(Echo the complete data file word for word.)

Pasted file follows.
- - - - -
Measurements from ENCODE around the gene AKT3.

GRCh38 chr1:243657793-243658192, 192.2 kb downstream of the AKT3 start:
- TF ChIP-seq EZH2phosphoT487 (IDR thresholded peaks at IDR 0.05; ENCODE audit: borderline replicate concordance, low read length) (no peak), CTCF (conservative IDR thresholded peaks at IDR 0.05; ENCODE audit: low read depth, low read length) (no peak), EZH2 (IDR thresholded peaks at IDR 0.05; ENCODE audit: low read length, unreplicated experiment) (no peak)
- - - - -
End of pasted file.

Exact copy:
Measurements from ENCODE around the gene AKT3.

GRCh38 chr1:243657793-243658192, 192.2 kb downstream of the AKT3 start:
- TF ChIP-seq EZH2phosphoT487 (IDR thresholded peaks at IDR 0.05; ENCODE audit: borderline replicate concordance, low read length) (no peak), CTCF (conservative IDR thresholded peaks at IDR 0.05; ENCODE audit: low read depth, low read length) (no peak), EZH2 (IDR thresholded peaks at IDR 0.05; ENCODE audit: low read length, unreplicated experiment) (no peak)